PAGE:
clock menu more-arrow no yes mobile

Filed under:

Roundtable Reaction to John Beilein’s Departure

The night is dark and full of terrors

Nebraska v Michigan Photo by Gregory Shamus/Getty Images

Dan Allweiss: So, um, I don’t think anyone expected to wake up to the news that John Beilein is heading to Cleveland to coach the post-LeBron cavs, right? This is about as left field as left field comes.

David Noe: It’s been an unreal ride the last 12 years. I don’t think anyone thought he’d accomplish what he did, especially over the last few years. My initial reaction is mixed, knowing how much he meant to the program. He was all class in everything he did, well respected, and will be deeply missed. The bee line in the Maize Rage will unfortunately have to dissolve.

Dan Allweiss: Yeah, it almost seems surreal. I don’t know of anyone that’s met John that had anything negative to say. He was a, excuse my cliche, tremendous pilar in the Michigan community and someone people rallied around or pointed to as what a #MichiganMan should be. Does anyone want to bother finding a silver lining here?

Dan Plocher: John Beilein was everything that Michigan ever wanted and needed from a head coach. He was the complete package. He had one of the best offensive schemes in the country and was intelligent enough to modify that offense to players’ needs. He was a leader on and off the basketball court. Sure, he faced hardships, but he never took the easy way out like so many other collegiate coaches have. He ran a true and honest blue blood program that is now in place to succeed as he departs. He sincerely loved his players, the Michigan community, and its fans and made that predominantly known as he constantly reiterated it. Beilein was one of the best teachers in the country and distributed nine NBA-quality players in his twelve-year career at Michigan.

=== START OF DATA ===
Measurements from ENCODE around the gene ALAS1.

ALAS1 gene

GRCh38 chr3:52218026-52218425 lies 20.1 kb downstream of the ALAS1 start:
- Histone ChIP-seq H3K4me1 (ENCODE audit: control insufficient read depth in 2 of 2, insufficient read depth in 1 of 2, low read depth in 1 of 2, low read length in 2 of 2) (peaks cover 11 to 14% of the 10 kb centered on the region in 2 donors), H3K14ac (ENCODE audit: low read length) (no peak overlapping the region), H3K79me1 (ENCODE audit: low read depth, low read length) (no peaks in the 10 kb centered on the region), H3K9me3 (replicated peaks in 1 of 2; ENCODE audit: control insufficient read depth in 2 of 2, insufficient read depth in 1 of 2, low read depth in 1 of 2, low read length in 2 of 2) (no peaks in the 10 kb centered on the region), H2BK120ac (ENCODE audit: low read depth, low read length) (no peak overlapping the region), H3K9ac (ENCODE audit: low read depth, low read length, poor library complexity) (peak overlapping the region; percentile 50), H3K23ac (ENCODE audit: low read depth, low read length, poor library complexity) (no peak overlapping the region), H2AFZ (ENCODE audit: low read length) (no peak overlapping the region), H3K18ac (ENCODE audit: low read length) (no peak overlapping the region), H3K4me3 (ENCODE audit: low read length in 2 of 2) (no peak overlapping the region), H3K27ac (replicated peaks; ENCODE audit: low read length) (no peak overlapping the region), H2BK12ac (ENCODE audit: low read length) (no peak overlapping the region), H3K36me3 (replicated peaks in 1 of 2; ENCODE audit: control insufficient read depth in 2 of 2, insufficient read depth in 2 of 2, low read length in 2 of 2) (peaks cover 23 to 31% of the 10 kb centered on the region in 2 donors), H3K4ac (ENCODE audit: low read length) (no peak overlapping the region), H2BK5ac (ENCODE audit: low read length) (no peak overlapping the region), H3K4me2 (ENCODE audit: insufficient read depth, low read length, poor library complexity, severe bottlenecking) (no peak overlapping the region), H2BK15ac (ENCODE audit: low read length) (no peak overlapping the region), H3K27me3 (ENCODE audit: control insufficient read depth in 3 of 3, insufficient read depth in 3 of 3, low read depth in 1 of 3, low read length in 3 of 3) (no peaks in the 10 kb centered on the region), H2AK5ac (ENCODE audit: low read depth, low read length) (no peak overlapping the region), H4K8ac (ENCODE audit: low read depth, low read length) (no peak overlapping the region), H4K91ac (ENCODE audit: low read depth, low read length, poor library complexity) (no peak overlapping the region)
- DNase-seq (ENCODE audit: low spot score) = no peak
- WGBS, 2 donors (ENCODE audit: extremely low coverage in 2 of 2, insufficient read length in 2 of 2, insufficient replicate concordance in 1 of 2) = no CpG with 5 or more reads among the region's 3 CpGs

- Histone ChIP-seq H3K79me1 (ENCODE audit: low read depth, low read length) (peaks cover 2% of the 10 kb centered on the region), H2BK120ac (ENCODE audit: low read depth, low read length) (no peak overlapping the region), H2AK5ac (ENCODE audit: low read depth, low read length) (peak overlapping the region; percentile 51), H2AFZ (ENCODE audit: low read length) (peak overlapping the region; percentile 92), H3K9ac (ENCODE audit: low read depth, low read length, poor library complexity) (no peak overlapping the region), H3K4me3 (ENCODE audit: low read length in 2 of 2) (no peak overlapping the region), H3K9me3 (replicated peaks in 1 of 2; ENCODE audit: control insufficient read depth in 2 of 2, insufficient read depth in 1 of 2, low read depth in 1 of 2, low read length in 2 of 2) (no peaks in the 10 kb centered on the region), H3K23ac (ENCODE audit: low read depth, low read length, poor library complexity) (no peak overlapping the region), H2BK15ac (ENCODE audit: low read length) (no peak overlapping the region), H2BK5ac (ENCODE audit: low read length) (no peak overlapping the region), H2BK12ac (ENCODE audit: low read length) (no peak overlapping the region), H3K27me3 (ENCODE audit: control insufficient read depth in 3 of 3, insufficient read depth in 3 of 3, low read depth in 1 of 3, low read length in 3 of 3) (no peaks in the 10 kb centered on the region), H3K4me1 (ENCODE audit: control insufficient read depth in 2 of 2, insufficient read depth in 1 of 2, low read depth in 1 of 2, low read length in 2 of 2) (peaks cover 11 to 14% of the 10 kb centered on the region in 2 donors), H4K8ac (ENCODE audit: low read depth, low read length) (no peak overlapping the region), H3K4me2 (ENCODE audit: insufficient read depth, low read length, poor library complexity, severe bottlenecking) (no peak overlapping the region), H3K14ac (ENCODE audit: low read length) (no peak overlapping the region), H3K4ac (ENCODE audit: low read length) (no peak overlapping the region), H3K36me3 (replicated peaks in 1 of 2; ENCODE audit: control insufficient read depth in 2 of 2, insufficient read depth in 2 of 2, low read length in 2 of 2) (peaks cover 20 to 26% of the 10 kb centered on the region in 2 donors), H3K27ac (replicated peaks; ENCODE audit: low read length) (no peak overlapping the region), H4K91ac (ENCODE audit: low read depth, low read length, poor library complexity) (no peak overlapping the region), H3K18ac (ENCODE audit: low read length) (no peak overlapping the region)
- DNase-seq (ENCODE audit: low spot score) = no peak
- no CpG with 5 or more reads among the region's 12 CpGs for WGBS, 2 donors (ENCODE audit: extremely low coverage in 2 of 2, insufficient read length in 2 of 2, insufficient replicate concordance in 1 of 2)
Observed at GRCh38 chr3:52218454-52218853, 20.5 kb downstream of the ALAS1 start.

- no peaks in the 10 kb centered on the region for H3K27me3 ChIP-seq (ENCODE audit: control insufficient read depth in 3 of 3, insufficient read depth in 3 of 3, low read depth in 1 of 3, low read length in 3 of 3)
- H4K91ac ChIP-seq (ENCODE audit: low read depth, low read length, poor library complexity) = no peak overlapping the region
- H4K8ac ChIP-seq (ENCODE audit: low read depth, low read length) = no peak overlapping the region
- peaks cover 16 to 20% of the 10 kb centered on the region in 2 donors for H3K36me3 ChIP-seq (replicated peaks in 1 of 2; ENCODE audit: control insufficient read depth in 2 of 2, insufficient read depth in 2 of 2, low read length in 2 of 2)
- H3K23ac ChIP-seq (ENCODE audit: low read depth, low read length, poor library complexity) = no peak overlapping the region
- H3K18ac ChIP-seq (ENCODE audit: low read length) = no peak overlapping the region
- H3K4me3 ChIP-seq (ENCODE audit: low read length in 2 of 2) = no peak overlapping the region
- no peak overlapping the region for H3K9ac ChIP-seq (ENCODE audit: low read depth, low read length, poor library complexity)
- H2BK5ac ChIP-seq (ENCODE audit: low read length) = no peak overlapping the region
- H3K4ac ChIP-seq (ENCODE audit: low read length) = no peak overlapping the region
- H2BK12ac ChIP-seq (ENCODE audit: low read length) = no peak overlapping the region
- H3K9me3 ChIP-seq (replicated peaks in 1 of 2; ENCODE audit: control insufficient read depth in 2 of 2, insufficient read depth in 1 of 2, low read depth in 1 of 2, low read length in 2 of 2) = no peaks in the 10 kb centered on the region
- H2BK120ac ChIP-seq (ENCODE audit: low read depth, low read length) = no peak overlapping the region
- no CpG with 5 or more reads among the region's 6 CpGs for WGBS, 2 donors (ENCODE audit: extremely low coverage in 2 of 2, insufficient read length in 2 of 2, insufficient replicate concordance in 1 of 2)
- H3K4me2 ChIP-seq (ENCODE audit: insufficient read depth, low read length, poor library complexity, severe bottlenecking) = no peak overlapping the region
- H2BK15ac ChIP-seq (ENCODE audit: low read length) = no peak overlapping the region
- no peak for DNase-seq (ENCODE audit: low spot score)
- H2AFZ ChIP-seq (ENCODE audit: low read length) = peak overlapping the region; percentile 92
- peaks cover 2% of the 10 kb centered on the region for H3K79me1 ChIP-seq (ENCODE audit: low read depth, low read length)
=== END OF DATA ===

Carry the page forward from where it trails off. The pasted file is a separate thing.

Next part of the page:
But college basketball is changing and seemingly Beilein was unwilling to change with it. Over the last few years, we have seen a huge shift to one-and-done players who are just trying to get through one or two seasons of collegiate basketball and head pro, even if they aren’t quite ready for it. That is not something that is going to change anytime soon in the collegiate and NBA system that is currently in place.

Programs and the coaches are being tainted by a slew of scandals that are striking up all across the country to get (and maybe even pay) some of the top talents to come to their school.

Beilein was fed up, ready for change and more consistency. In the NBA he won’t have to worry about his best players up and leaving without a fighting chance. He is now under a system that actually punishes its organization for breaking the rules. Beilein no longer has to worry about recruiting, and he is going to get his chance to coach and train the same players year after year.